Monday, October 15, 2012

Indy Review: A Death Displaced by Andrew Butcher

A Death Displaced
Andrew Butcher

Overall ** Plot ** Interactions **1/2 Characters *** World **** Originality **** Grammar *** Style ****

Nick Crystan is a man without much of a purpose in life. He spends his time trying to find enlightenment in various ways and ekes by with part time work in a new-age shop on Lansin Island. “A Death Displaced” begins with Nick having a startling and realistic vision of a woman falling to her death. A few days later when Nick recognizes the early parts of his vision are actually occurring, he acts fast to save the life of the woman, Juliet.

Although Juliet doesn't stick around to thank Nick, this experience seems to indicate that maybe life has a purpose for Nick after all. He begins having prophetic visions that he struggles to understand.

Juliet finds her life changed as well. Since the accident, she feels oddly disconnected from the world and is told by a seer that she should have died that day and now her spirit resided in the spirit realm while her body is still alive. Because of this, she can now see the spirits of the departed. She has a visit from Nick's mother, who seemingly abandoned her family when Nick was young. Samantha Crystan asks Juliet to find her son Nick and tell him to go to Grendel Manor.

Juliet does as she is asked and she and Nick are thrown together to try and solve the mystery of Samantha Crystan's disappearance.

For the most part, despite several errors that should have been picked up in the proofreading, the prose in “A Death Displaced” is good and after the first few chapters the characters are engaging and three dimensional. The mystery surrounding Samantha's disappearance lead Juliet and Nick to discover some interesting history of the island and introduces some intriguing characters. Nick and Juliet have an instant attraction to each other that has a promise of romance and a nice hook to provide urgency to the plot.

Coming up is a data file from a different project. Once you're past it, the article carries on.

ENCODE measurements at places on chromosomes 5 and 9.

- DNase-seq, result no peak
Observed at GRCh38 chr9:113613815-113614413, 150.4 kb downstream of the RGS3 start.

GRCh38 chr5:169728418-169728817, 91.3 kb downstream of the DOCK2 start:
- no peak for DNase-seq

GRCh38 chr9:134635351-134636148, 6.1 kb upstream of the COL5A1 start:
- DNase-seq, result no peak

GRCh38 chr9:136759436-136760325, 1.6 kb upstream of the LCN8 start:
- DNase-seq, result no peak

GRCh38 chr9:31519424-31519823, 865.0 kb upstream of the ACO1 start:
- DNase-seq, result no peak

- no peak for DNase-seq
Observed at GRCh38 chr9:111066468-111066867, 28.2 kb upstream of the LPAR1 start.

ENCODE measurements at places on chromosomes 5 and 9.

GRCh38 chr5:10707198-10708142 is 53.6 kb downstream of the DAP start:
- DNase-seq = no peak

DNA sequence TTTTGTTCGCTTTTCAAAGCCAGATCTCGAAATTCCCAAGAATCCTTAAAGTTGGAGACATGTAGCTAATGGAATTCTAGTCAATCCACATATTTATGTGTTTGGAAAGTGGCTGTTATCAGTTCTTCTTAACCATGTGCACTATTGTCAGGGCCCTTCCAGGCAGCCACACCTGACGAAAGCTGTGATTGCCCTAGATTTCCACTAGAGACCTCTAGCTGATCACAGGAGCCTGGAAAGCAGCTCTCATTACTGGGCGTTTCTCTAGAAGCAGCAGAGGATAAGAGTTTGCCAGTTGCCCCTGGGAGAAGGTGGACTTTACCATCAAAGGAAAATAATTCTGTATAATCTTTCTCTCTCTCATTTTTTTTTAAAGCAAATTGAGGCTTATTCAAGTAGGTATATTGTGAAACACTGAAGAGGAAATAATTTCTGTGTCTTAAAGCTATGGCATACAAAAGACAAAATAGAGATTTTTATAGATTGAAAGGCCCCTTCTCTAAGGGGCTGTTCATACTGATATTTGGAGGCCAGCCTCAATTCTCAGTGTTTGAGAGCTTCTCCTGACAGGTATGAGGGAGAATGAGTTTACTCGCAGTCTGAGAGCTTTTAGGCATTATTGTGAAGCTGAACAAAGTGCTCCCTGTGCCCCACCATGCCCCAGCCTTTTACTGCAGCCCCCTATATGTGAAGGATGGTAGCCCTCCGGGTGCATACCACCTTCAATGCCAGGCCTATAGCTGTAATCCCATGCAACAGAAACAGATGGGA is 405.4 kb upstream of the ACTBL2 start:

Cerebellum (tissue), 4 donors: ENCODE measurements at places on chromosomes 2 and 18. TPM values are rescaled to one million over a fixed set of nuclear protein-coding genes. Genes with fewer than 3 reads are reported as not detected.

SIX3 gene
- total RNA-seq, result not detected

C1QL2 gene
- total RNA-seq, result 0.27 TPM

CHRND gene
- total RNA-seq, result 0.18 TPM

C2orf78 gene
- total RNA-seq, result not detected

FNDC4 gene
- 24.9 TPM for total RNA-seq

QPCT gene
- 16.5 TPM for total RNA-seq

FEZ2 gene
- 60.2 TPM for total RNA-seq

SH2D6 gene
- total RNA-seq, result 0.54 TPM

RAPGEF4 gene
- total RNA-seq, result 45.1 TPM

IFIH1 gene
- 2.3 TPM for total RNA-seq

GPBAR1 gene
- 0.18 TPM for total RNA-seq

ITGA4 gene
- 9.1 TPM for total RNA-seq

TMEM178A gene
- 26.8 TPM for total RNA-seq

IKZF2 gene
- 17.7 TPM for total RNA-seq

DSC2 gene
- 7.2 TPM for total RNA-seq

“A Death Displaced” is Andrew Butcher's first novel and suffers from some structural issues that I am increasingly discovering are fairly typical of self-published books. As I mentioned above, the characters and story are engaging, but the pacing could use some tweaking and tightening.

In the first couple of chapters, Nick was such a wet rag of a person, that I wondered if I really cared what happened to him, but as the story unfolds, we discover more of his past and his general attitude towards life gets explained.

Mr. Butcher make some odd choices in the plot. For me, the climax of the book arrived too soon and without sufficient tension to really be satisfying. After the climax, Juliet and Nick find themselves at odds and the story follows them as they try to figure out what happened and how to move on. Then, instead of coming to a more satisfying conclusion, the story line switches to a new character who, until now, has played a bit part in the story and has little reader sympathy.

In general, it left me wondering why I had read the last 20% of the book.

It's obvious that “A Death Displaced” was intended as an introduction to future books in the series and if you read it with that in mind, you might not find the structure as off putting as I did. As I stated earlier, the writing itself is strong, the setting is interesting and the premise is intriguing. It shows that Mr. Butcher has the potential to create some excellent works in the future. Having invested the time to read the first book, I will be likely to pick up the second if the reviews look good.

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